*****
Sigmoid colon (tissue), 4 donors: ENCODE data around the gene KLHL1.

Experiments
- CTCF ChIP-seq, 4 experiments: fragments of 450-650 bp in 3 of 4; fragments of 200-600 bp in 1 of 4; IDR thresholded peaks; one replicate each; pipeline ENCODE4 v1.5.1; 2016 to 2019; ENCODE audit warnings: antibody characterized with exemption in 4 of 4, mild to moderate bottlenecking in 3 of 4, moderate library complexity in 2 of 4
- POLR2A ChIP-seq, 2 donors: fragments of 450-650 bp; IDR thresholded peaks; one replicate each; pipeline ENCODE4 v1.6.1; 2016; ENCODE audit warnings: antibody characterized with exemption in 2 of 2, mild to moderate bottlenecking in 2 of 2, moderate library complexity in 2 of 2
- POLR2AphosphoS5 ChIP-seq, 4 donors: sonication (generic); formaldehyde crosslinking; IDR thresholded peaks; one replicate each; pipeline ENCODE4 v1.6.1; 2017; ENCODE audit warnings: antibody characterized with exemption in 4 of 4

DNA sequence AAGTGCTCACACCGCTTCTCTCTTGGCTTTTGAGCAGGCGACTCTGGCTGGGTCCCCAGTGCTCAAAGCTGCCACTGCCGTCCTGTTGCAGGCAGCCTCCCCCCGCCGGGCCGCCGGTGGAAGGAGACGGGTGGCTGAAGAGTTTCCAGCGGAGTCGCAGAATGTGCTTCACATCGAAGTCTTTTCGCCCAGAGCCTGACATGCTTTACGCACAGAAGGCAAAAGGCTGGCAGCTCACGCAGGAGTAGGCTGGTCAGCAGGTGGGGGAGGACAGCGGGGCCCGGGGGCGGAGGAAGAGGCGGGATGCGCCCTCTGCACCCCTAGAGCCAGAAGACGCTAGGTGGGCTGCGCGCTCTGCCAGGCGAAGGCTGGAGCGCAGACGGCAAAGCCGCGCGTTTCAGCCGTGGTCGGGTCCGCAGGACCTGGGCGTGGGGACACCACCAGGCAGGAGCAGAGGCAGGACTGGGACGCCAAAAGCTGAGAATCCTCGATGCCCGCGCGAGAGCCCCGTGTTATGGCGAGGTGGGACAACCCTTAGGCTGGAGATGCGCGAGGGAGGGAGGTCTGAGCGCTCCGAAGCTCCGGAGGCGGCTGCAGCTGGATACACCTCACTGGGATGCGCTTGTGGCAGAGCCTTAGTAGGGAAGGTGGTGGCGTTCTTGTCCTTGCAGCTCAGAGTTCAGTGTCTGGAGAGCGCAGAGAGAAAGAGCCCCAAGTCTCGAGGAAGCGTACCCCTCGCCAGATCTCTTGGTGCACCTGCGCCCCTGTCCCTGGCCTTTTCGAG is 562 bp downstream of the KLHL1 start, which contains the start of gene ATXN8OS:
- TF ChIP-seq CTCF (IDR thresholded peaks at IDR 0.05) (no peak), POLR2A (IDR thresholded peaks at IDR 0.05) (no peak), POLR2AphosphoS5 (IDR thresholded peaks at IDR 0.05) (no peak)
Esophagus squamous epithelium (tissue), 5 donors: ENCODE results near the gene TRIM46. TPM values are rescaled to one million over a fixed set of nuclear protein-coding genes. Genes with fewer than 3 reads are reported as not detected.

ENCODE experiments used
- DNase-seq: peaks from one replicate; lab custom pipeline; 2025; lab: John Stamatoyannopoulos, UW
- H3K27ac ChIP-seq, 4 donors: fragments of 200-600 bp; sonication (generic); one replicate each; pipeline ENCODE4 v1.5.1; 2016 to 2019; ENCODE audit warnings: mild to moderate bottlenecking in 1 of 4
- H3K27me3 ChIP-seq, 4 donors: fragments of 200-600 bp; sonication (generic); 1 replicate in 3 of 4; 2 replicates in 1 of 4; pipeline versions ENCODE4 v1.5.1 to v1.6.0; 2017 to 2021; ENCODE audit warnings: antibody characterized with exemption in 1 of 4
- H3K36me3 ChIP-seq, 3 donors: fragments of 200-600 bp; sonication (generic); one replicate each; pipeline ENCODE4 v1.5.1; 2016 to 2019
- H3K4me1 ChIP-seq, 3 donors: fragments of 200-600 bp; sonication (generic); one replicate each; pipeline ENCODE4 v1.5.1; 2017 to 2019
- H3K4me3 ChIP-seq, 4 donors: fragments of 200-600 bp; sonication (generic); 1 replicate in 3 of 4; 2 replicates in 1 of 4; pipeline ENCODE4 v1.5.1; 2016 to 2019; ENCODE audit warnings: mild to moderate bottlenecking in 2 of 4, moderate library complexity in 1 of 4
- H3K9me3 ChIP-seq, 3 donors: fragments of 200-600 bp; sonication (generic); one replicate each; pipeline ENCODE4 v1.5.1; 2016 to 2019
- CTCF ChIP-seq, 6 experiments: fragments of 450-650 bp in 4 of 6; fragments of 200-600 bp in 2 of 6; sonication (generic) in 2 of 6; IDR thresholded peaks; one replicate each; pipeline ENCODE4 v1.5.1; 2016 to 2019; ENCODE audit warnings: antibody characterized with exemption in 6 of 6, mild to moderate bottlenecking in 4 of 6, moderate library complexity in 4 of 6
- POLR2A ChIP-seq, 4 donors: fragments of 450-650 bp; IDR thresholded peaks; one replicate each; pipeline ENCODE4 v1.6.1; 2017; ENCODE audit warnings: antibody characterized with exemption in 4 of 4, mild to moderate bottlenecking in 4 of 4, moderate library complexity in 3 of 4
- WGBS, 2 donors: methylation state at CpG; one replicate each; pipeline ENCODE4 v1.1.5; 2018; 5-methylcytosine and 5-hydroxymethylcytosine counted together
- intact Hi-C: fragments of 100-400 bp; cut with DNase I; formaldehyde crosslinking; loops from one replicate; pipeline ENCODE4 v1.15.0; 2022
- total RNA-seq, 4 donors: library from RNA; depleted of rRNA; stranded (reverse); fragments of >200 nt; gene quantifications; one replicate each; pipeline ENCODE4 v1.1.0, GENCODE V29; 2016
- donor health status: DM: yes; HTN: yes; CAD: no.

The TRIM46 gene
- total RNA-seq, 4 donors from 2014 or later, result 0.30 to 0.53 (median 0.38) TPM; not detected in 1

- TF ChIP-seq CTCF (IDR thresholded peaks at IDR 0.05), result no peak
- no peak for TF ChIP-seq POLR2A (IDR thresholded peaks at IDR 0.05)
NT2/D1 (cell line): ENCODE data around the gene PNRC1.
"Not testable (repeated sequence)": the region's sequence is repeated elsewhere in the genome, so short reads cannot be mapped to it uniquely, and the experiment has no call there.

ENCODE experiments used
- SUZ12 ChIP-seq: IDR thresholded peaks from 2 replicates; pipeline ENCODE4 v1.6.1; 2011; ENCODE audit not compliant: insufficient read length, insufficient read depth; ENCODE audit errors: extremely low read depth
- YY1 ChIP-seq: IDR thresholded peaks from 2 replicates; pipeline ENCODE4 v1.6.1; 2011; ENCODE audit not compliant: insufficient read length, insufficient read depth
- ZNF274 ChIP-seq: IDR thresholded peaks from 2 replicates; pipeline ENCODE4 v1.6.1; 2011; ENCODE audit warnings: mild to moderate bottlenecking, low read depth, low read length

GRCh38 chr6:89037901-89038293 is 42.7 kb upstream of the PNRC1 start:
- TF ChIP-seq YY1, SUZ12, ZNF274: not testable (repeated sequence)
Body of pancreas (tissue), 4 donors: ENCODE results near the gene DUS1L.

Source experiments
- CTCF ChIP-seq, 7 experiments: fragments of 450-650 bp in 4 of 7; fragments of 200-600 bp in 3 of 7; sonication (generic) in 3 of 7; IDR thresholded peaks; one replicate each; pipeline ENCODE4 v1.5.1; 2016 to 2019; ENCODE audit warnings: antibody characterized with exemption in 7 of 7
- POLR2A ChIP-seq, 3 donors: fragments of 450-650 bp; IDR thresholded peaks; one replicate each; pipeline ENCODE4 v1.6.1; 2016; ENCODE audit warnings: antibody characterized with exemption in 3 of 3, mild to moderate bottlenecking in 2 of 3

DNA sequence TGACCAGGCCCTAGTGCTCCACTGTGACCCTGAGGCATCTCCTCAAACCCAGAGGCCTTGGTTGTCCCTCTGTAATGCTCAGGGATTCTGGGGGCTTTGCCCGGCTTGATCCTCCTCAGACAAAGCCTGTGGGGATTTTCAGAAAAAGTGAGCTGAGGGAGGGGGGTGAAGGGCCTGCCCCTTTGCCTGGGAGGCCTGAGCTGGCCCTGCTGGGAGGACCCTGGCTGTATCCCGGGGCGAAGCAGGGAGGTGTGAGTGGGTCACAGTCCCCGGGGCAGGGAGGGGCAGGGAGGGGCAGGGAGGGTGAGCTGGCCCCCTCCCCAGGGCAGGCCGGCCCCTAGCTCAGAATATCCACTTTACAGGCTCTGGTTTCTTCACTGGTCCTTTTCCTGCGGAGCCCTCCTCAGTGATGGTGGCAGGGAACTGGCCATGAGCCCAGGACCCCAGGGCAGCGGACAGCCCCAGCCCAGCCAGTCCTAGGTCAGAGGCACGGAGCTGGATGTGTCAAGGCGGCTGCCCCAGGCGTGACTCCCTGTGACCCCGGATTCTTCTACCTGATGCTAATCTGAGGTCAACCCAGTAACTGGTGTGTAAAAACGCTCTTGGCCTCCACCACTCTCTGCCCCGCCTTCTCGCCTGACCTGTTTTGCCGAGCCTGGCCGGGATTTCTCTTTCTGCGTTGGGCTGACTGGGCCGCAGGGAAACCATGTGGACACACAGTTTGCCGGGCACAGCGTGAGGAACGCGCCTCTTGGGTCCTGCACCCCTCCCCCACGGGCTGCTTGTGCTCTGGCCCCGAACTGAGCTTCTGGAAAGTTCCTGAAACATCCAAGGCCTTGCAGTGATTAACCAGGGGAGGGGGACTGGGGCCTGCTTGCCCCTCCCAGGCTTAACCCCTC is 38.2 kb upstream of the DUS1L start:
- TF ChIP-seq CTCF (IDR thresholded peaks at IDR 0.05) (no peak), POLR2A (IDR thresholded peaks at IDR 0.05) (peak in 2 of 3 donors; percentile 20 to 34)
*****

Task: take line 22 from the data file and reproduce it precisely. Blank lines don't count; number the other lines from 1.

- donor health status: DM: yes; HTN: yes; CAD: no.